There and back : A tale of two pilgrimages
Those of you who know the Canterbury Tales will know that Chaucer originally intended each of the thirty-odd pilgrims to tell two tales on the outward journey and two on the return, making one hundred twenty tales in all. Either Chaucer died before completing the scheme or at some stage thought better of it and would have substituted a more modest commitment had he lived to edit it. Nonetheless, I have often wondered whether the return journey tales would have been different in tone and character from the ones told on the outward journey, whether the pilgrims’ experiences in Canterbury, sacred or profane, might have changed them and whether those changes might have found their way into the tales they told.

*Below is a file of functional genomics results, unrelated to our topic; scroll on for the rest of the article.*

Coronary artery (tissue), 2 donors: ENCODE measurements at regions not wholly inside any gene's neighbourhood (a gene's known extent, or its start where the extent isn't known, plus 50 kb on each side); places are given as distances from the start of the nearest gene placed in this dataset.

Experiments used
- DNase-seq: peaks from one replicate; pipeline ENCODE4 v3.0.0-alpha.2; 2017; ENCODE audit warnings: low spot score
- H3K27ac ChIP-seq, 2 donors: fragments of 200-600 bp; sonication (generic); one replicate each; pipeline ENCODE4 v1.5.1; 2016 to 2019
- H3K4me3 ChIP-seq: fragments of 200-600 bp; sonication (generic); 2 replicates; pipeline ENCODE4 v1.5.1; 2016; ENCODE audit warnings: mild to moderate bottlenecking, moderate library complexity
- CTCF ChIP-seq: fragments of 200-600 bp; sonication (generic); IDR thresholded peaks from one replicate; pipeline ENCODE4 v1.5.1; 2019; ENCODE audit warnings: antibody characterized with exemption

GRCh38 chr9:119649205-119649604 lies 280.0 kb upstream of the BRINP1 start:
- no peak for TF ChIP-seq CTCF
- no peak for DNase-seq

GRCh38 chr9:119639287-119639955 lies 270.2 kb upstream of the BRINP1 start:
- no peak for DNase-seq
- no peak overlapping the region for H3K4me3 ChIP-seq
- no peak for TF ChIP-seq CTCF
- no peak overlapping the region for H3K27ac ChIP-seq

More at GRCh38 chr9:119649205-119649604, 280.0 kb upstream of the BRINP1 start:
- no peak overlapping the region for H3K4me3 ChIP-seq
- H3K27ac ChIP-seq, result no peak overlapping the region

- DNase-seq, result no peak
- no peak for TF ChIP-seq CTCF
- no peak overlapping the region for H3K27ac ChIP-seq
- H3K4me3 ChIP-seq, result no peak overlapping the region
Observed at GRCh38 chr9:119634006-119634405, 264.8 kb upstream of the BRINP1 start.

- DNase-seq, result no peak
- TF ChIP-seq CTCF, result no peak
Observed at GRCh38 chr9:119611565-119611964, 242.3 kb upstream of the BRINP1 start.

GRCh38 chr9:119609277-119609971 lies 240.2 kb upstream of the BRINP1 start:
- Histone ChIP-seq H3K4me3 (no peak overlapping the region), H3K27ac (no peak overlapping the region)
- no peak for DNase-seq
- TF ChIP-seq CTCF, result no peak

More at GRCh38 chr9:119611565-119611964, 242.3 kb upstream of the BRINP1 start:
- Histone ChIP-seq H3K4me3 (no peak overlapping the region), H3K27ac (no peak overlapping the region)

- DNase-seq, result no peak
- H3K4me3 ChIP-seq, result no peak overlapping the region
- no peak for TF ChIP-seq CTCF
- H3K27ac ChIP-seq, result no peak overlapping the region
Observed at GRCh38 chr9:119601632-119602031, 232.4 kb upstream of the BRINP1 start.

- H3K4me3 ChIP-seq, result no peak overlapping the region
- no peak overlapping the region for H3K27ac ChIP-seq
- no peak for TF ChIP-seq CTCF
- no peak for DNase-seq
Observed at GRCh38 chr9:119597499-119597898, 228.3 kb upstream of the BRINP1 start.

In Mr Blackwood’s Fabularium it was never my intention to mimic Chaucer or re-tell any of his tales in a Victorian setting. What I did want to do was to complete Chaucer’s scheme – in other words, to have my Victorian excursionists return home in some way altered – exhilarated, disappointed, fulfilled, educated, appalled – by their experiences of the Great Exhibition. The outward stories are more traditional and are meant to have a folk tale feel to them, whilst the return journey ones are meant to seem more modern, as if the excursionists have passed through the portals of the Crystal Palace and come out laden with recognisably modern anxieties about money, class and social justice.
A last thought. I am not the only person to have wondered what the Canterbury Tales might have looked like had Chaucer complete them. An anonymous fifteenth century poet attempted to complete the story of the round trip in the fragmentary Tale of Beryn, whose Prologue describes the adventures of the pilgrims in Canterbury. For anyone interested, this is the Wikipedia link: https://en.wikipedia.org/wiki/Prologue_and_Tale_of_Beryn